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AICPA, CIMA Members
Overwhelmingly
Approve Proposal to
Create New Association
Members of the American
Institute of CPAs (AICPA)
and the Chartered In-
stitute of Management
Accountants (CIMA) have
overwhelmingly approved a proposal to
create a new, international accounting
association that will integrate operations
of both organizations while preserving
the existing membership bodies.
Voting concluded in separate AICPA and
CIMA membership ballots on June 16
and a supermajority of members who
voted from both organizations endorsed
the proposal. The AICPA ballot passed
86.5 percent to 13.5 percent, accord-
ing to independent tabulator Survey
and Ballot Systems. CIMA members en-
dorsed the proposal 89.7 percent to 10.3
percent, according to their independent
tabulator Electoral Reform Services.
The new association will represent
more than 600,000 current and future
accounting professionals and will raise
the profile of public and management
accounting in the United States and
abroad. It will enhance resources,
provide more market insights, and
have a stronger advocacy voice. AICPA
members will get these benefits and
automatic dual membership in the
AICPA and new association as part of
their regular AICPA dues, which will
continue to be set and adjusted in line
with historic norms.
The AICPA will continue its partnership
with state societies to promote, protect,
and grow the CPA.
Fifty-two CPA societies passed
resolutions in support of the member
ballot proposal, including Connecticut.
The new association is expected to
launch in 2017. Additional details will be
provided as they become available in
the coming months.
The U.S. Department of Labor (DOL)
on May 18 released a final rule amend-
ing the requirements for overtime pay
that dramatically increases the salary
thresholds for exemption for CPA firms
and other businesses in Connecticut
and throughout the nation.
Under the Fair Labor Standards Act
(FLSA), employees who work more
than 40 hours in a week are entitled
to overtime pay, unless they meet
the requirements of one of the wage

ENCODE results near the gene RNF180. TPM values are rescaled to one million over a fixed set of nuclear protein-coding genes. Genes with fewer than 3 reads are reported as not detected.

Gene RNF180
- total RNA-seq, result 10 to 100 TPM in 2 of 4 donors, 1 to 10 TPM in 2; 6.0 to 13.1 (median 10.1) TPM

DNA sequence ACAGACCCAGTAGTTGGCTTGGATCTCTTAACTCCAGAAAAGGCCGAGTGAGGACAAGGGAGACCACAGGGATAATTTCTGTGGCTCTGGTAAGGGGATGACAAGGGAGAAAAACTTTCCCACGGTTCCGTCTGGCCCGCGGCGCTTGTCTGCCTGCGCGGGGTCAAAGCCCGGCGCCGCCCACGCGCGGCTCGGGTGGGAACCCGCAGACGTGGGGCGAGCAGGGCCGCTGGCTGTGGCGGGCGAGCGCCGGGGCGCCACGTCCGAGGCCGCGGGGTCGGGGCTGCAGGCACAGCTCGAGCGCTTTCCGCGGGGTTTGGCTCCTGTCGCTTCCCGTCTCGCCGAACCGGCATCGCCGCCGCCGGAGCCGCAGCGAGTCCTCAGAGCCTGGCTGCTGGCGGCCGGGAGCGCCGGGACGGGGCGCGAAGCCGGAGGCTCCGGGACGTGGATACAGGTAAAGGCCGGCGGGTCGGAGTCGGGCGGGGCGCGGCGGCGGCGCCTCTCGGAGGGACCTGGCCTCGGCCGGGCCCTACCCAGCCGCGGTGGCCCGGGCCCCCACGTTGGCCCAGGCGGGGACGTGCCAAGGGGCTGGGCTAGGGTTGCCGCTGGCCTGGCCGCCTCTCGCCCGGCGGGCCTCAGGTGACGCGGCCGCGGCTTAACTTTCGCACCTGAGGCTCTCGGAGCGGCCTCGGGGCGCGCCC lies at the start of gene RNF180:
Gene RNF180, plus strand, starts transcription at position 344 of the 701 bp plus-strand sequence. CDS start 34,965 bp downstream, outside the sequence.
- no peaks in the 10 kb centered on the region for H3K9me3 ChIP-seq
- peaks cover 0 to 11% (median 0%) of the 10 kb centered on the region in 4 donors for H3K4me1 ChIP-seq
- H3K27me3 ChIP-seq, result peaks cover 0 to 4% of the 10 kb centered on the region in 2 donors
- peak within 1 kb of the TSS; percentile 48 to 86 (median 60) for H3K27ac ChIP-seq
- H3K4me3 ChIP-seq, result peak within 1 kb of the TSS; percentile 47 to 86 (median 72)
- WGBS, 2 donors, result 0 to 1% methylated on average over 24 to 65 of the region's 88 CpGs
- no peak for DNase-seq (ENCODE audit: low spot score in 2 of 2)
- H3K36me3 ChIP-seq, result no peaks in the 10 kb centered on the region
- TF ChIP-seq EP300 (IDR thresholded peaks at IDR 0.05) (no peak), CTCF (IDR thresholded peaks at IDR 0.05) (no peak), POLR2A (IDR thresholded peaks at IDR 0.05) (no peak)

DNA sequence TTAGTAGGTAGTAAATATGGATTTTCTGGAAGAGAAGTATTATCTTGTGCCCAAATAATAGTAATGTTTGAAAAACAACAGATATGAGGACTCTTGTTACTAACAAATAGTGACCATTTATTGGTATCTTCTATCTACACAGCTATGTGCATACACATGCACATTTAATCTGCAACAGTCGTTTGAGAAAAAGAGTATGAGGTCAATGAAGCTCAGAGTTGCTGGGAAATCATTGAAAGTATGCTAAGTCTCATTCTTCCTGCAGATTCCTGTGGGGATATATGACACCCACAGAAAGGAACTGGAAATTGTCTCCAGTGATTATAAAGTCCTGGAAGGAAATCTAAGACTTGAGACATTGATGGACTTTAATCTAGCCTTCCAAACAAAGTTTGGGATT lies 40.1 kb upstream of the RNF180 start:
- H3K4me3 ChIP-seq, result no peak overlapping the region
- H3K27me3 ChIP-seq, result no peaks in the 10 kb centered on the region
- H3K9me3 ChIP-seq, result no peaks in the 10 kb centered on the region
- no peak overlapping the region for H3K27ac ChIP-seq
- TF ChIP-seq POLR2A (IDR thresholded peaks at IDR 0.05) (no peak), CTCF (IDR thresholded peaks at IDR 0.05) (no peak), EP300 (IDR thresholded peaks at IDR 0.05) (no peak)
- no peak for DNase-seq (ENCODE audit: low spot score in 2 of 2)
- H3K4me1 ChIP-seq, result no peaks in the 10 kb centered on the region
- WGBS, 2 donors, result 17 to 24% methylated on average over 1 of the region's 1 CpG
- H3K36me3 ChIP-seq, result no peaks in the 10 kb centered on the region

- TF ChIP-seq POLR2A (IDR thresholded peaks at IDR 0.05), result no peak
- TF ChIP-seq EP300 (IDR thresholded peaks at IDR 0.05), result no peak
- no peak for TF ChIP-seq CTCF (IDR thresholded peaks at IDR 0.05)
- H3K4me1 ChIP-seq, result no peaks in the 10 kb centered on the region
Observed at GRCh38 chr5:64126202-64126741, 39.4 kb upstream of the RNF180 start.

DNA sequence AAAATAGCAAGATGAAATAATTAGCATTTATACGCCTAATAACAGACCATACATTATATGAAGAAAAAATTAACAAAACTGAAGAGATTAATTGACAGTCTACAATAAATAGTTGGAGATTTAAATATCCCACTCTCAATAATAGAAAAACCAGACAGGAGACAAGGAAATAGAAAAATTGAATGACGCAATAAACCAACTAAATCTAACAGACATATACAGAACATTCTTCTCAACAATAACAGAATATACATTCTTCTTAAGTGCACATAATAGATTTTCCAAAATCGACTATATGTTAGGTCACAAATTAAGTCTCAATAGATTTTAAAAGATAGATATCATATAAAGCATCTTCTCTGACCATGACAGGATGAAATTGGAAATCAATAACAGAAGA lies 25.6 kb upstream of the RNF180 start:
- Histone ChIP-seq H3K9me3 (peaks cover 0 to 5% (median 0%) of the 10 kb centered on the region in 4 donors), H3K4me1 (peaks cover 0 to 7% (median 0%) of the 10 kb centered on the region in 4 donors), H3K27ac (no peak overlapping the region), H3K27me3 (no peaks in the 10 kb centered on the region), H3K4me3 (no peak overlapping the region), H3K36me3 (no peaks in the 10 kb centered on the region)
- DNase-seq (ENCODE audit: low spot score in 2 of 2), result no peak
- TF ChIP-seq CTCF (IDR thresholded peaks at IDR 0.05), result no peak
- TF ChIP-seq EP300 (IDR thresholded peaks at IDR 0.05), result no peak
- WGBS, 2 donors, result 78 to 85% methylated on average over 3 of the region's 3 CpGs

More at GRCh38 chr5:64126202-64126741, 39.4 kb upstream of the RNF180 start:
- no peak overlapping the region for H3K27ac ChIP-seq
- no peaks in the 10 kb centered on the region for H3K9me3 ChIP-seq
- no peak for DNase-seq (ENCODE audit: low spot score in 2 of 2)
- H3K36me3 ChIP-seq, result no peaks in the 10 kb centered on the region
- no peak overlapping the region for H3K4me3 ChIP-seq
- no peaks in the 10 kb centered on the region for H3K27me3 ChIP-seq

level and duties tests. The new rule
doubles the minimum salary threshold
from $23,660 to $47,476 annually and
raises the exemption level for what
are considered "highly compensated
employees" from $100,000 to $134,004
annual salary. DOL estimates that
this rule change will directly impact
some 4.2 million workers across the
United States not currently eligible
for overtime and may reclassify an
additional 8.9 million salaried workers
as nonexempt.
Businesses nationwide are assessing
the effects of the new overtime-pay
rule, with many companies saying
the regulation will lead them to
reduce workers' hours, cut benefits,
or limit flexible office arrangements.
Companies will have until December 1,
2016 to make determinations on which
employees to reclassify as nonexempt
and implement the changes.
In Connecticut, CPA firms and clients
alike are expressing concern about the
rule's impact.
"The rule may be well-intentioned,
but is likely to have unintended con-
sequences," said CTCPA Executive
Director Art Renner. "Expanding the
pool of overtime-eligible employees
will force firms and companies to re-
sort to cost-saving measures to main-
tain current payroll levels. The Labor
Department received 270,000 pub-
lic comments on its proposal, many
from employers who believe the rule
will force them to cap workers' hours,
slow the hiring of full-time employees,
and shift salaried workers to hourly
schedules."
While most accounting firms will
work to absorb the additional payroll
expectations, the overtime rule will
have a significant negative impact
on smaller accounting firms. Of
particular concern are the impacts
the changes have on major decisions
such as hiring, expansion, benefits,
and the ability to offer flexible working
arrangements. Further, DOL does not
take into consideration the seasonal
nature of the accounting profession,
nor the numerous small firms that
are unable to increase the salaries
of their employees to comply with
the exemption threshold, while also
meeting the demands of tax season
each year.
The CTCPA will work with the AICPA
to urge Congress to intervene in the
process so that regulations governing
overtime pay reflect the evolving
workplace in a manner that is not
economically counterproductive.
P
CTCPA Assessing Impact of
New DOL Overtime Rule
Companies will have until
December 1 to make
determinations on which employees
to reclassify as nonexempt and
implement the changes.
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Connecticut CPA
g
July/August 2016